The writer’s writer

A fan’s notes on the enduring storytelling of T.C. Boyle

A MAN AND HIS WALL <br>T.C. Boyle projects pensive ennui in this publicity shot from his Web site.

T.C. Boyle projects pensive ennui in this publicity shot from his Web site.

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Pick it up
T.C. Boyle’s latest novel, Talk Talk, is available locally at Barnes & Noble and Lyon Books.

I will continue to chase the meaning I need to build in my own life.

—T.C. Boyle

T.C. Boyle is sitting backstage at the cavernous Crest Theatre in Sacramento, hunched in front of a yard-high stack of his books, signing autographs with a quick and practiced scrawl. He’s a slight man in his 50s, youthful-looking despite the fact that his reddish hair is thinning, looking more spun on his head than grown there, rather like cotton candy.

I don’t want to disturb him because he is busy signing books and there are only a few moments before he will be going onstage to read his work and regale an audience with tales of the writing life. Besides, I tell him, I really don’t know what sort of story I want to write.

“That’s how I work, too,” he says. “I never know where a story is going when I begin one.”

It is a most gracious thing for him to have said, putting us in the same boat even though his work and reputation put him on the top deck while most freelancers tend to be stowaways making the voyage in the bowels of the ship.

Out front, his audience is filtering in. Boyle attracts a lot of skinny people. He once described himself as a “terminally skinny proto-hippie,” and that description still holds though his years in the classrooms of the University of Southern California have also given him a distinctly professorial air. The vestigial hippie is there, too, in the metal cuff adorning his ear, or in the 30 or 40 thin leather bands that run from his wrist about six inches up his arm.

“They’re tribal,” he explains.

“What tribe?”

“The Boyle tribe.”

Hippie Zen.

More than 800 people turn up on a midweek evening to be entertained by a writer who insists that the essence of art is entertainment, an axiom he is about to put into play, reading two of his stories that hold the audience spellbound. Seeing him on that stage, it is difficult not to think of Mark Twain doing a similar thing a little over a hundred years ago, but Twain did it before television, before iPods and the Internet.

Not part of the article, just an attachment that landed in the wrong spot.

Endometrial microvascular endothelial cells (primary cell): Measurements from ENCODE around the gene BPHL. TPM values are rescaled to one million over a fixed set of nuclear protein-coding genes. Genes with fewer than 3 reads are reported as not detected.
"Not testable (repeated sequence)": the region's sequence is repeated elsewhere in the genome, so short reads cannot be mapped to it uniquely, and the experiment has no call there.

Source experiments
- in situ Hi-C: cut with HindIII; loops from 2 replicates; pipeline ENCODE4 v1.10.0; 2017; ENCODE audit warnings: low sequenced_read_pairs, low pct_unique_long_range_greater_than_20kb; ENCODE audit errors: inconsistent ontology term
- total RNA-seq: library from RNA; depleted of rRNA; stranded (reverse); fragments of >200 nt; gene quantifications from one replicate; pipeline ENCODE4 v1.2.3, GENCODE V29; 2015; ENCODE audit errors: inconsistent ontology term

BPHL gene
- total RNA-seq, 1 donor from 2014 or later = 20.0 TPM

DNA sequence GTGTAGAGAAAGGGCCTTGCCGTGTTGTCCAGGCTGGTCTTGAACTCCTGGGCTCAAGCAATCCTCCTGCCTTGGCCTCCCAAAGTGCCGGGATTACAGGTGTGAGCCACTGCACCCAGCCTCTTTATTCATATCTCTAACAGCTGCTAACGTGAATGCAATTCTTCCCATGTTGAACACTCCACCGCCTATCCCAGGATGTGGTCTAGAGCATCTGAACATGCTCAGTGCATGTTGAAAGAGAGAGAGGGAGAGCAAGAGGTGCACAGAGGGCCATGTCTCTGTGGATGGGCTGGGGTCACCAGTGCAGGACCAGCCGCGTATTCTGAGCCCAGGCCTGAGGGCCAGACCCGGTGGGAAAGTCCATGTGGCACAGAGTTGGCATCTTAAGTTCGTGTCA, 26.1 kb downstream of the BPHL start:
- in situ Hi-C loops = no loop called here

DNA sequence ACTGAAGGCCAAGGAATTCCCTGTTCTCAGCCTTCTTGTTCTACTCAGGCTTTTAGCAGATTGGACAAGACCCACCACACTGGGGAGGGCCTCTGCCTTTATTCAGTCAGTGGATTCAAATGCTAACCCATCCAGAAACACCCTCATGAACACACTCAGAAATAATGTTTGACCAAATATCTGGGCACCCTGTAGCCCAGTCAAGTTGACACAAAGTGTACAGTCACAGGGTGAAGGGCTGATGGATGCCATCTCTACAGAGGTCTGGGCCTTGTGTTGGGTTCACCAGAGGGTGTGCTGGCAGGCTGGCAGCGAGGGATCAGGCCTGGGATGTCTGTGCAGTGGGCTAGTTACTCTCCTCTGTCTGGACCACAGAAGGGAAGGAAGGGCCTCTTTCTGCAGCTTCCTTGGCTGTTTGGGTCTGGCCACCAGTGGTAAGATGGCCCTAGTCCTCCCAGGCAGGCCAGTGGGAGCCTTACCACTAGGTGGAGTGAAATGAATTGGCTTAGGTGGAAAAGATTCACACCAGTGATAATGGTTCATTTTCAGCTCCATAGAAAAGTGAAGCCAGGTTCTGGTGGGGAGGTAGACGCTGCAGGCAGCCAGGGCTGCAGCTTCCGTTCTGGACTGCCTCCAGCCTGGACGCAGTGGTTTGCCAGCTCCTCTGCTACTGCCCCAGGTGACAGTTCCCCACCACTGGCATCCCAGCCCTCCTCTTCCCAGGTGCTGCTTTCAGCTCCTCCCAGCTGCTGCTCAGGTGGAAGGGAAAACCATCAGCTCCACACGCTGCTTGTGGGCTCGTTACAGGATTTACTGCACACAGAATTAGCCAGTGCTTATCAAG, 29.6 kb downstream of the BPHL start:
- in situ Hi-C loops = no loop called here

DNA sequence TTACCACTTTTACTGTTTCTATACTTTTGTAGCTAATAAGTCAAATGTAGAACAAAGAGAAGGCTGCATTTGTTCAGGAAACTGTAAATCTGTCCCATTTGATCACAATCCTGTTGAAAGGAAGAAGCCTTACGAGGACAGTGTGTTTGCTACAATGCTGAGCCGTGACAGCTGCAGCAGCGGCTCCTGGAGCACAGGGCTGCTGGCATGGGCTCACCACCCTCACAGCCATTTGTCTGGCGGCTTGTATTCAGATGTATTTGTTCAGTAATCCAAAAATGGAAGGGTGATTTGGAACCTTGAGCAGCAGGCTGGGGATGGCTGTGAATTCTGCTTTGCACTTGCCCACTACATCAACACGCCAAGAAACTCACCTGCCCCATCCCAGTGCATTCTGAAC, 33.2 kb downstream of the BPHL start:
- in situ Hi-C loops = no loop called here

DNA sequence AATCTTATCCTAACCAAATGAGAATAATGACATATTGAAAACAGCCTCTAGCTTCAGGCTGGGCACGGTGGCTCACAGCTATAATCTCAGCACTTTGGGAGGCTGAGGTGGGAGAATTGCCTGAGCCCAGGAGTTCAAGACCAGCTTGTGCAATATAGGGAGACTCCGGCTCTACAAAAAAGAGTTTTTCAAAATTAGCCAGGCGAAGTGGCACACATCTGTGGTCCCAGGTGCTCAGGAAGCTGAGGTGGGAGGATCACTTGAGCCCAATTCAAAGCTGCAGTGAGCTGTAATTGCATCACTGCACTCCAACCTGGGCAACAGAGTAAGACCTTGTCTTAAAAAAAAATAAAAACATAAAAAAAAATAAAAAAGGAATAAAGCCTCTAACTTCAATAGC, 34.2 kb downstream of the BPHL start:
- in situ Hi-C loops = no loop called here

Still, Boyle manages to take a 21st-century audience back into the heart of storytelling, creating rapt attention the old-fashioned way—with words alone.

And those words are pretty damned good. Here’s one of his opening paragraphs, from a story about a father and daughter attending an anti-drug presentation at her school:

Abscissa, ordinate, isosceles, Carboniferous, Mesozoic, holothurian: the terms come back to him in a rush of disinterred syllables, a forgotten language conjured by the sudden sharp smell of chalk dust and blackboards. It happens all the time. All he has to do is glance at the bicycle rack out front or the flag snapping crisply atop the gleaming aluminum pole, and the memories begin to wash over him, a typhoon of faces and places and names, Ilona Sharrow and Richie Davidson, Manifest Destiny, Heddy Grieves, the Sea of Tranquility and the three longest rivers in Russia. He takes his daughter’s hand and shuffles toward the glowing auditorium, already choked up.

Enumerating all that is good in that paragraph would require far more words than the paragraph contains, but note, for instance, the brilliance of the word “disinterred” as an adjective accompanying “syllables.” Note the accretion of observed detail, and how spot-on that detail is—the sight and sound of the flag, the smell of the chalk dust and the mixture of student names and long-lost lessons combining to not only set the scene, but to introduce the main character, the loving father who exhibits the kind of innocent hypocrisy about drug use most any parent would recognize. Note how much is being done, and in how few words.